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  6. Re: "pure" O2 in an engine, I'll stand by my statement: There is *NO* internal combustion engine that will run on pure O2, nor benefit appreciably by the use of O2. I agree. It would take a new design, not a jury rig. Check patents 8176884, 7543577, and others. The original post pointed out POSIBILITIES because of a NEW efficient, economical way to produce pure O2 and allow carbon capture. All present methods to produce O2 are about 14% efficient compared to the theoretical energy it should require (exergy). This means it takes about 8 times the energy and lots of equipment. Coal power plants, fuel cells, industrial furnaces, and cars and everything else, are designed to operate in our 21% O2 atmosphere. What would they look like on a planet that had a 100% O2 atmosphere?
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  7. sincam wrote: "What would they look like on a planet that had a 100% O2 atmosphere?" Non-existent I should think. In a 100% O2 atmosphere more or less everything carbon-based would be so flamable that we wouldn't have evolved enough to make them.
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  8. Dikran - the real question is what would generator look like if they had 100% oxygen intake. sincam - it is not clear at all to me how a boiler running on 100% O2 would be significantly more efficient. It's not like a coal plant has lot a lot of energy in CO emissions or that they could get the steam much hotter.
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  9. As I demonstrated, increasing O2 partial pressure in a combustion engine results in very little improvement in EROI terms. And Dikran's correct: A 100% O2 atmosphere is lethal: ref: Apollo 1. Also, let me me state this a little more forcefully: NO combustion engine, powerplant, or anything else that operated by burning a/some fuel would operate AT ALL with pure O2: it is non-combustible, by itself. There ARE no magical engine designs that will work on O2, irrespective of how much money and fanciful hopes are thrown at them.
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  10. Lets see, you demonstrated that at some unknown partial pressure (% O2 enrichment), the trial you were involved in with a conventional engine, did not offer any advantages. No supprise. Check the fuel and, guess what, is used in rocket engines. They work pretty well.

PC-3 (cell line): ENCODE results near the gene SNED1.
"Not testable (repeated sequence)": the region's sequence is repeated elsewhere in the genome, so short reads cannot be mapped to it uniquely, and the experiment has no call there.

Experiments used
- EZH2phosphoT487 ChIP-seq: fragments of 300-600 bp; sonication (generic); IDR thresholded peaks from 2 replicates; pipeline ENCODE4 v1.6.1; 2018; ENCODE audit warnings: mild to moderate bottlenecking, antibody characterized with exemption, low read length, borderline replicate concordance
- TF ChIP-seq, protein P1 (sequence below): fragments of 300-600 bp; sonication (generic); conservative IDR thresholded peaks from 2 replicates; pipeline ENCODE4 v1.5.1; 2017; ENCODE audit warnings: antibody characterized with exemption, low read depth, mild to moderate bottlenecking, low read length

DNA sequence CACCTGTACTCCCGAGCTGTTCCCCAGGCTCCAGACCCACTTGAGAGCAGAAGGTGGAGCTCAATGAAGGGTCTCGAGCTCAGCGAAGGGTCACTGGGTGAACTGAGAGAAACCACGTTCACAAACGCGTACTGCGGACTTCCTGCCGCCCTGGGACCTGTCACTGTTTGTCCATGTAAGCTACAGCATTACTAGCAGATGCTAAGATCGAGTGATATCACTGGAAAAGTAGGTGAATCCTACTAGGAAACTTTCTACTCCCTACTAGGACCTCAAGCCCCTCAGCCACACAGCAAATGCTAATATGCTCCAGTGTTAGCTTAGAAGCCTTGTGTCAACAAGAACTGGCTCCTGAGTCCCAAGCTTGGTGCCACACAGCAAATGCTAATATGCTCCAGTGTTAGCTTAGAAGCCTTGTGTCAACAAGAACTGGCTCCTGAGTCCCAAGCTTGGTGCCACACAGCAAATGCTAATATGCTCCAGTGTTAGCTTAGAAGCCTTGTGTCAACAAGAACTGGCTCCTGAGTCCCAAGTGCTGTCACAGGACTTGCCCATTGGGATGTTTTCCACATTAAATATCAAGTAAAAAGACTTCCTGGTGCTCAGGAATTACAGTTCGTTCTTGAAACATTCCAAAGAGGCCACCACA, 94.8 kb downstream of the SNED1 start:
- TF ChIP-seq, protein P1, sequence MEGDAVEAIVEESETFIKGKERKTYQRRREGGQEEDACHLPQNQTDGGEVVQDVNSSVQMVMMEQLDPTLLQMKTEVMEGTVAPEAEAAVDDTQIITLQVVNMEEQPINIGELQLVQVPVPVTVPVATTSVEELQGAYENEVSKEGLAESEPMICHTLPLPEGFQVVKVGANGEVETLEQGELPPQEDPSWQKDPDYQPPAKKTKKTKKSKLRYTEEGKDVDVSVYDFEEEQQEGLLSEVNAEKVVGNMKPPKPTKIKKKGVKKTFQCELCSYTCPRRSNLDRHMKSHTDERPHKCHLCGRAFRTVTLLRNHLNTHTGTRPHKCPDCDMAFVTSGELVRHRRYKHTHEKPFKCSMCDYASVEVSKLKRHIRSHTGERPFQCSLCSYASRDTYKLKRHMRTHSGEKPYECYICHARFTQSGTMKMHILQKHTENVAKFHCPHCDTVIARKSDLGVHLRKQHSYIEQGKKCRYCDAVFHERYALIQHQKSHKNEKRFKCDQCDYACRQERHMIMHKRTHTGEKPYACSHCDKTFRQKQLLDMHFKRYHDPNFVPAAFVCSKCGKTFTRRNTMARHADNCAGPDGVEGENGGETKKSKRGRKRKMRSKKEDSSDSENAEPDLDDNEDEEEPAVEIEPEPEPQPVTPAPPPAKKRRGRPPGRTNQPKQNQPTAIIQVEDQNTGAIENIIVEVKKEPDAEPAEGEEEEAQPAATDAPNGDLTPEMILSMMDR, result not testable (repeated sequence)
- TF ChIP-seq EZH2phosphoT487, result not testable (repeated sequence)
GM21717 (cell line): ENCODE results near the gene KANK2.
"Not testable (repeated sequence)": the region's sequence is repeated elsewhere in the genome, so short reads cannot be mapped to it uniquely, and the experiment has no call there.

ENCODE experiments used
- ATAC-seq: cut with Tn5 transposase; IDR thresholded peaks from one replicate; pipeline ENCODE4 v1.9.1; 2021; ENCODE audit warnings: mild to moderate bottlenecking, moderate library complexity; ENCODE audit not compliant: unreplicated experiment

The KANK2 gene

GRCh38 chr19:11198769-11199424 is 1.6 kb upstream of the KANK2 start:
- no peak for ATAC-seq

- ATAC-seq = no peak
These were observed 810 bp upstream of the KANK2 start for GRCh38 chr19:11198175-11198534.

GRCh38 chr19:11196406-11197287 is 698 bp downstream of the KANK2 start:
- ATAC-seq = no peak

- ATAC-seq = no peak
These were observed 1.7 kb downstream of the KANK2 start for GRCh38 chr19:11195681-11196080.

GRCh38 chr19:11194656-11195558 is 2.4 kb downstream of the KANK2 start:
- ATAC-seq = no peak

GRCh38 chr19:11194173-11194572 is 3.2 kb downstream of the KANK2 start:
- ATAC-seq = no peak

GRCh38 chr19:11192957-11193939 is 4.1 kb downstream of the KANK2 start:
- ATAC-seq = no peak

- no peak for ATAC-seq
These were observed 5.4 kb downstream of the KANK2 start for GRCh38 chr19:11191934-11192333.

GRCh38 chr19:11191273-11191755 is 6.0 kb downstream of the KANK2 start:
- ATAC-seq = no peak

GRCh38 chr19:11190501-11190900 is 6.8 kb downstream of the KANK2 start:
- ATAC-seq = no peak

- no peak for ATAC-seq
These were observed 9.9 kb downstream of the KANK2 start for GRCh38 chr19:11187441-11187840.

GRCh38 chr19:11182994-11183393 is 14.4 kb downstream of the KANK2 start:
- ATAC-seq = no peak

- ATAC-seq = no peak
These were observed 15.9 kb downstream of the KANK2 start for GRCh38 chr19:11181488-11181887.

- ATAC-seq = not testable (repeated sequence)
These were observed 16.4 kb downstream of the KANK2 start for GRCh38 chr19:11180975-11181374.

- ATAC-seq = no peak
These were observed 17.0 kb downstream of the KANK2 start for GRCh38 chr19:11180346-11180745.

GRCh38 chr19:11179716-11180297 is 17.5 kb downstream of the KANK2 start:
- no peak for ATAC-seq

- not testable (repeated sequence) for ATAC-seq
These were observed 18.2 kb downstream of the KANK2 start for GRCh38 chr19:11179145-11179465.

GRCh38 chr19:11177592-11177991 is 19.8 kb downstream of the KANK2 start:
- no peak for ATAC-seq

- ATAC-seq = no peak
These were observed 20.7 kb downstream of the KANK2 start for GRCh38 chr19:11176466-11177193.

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    Moderator Response:

    [DB] Examining the Space Shuttle engines:

    solid propellant fuel - atomized aluminum (16 percent) oxidizers - ammonium perchlorate (70 percent) catalyst - iron oxide powder (0.2 percent) binder - polybutadiene acrylic acid acrylonite (12 percent) curing agent - epoxy resin (2 percent)

    And the liquid-fueled engines of the Orbiter:

    The engines burn liquid hydrogen and liquid oxygen, which are stored in the external fuel tank (ET), at a ratio of 6:1. Source

    Guess what? Unless you have something substantive to say on that topic (read: actual published references from a reputable source that contextually support your position), it is no longer a welcome part of this discussion. No surprise.

  11. sincam @60, the most efficient combustion occurs when there is two oxygen atoms for every one carbon atom, and an additional oxygen atom for every two hydrogen atoms in the fuel. At that ratio, complete oxidization (combustion) of the carbon and hydrogen can be achieved resulting in the maximum energy release. Including more oxygen beyond that point does not result in the release of more energy for a given amount of fuel. It merely makes combustion easier resulting in more potential combustion prior to the fuel entering the combustion chamber. For normal power requirements, the air contains more than sufficient oxygen to provide a lean mixture (ie, one with excess oxygen) and hence no advantage is obtained by introducing more oxygen. The introduction of more oxygen, even pure oxygen is advantageous where you simultaneously introduce more fuel and produce more energy per second as a result. Note, however, that you produce more energy per second. Not more energy. You obtain exactly the same amount of energy per kilogram of fuel used as though you had not introduced oxygen. So, there is an advantage in using pure oxygen for rocket engines, where raw power is desirable. For normal transport uses, however, current fuel usage and power output is more than adequate so introducing oxygen provides no advantage.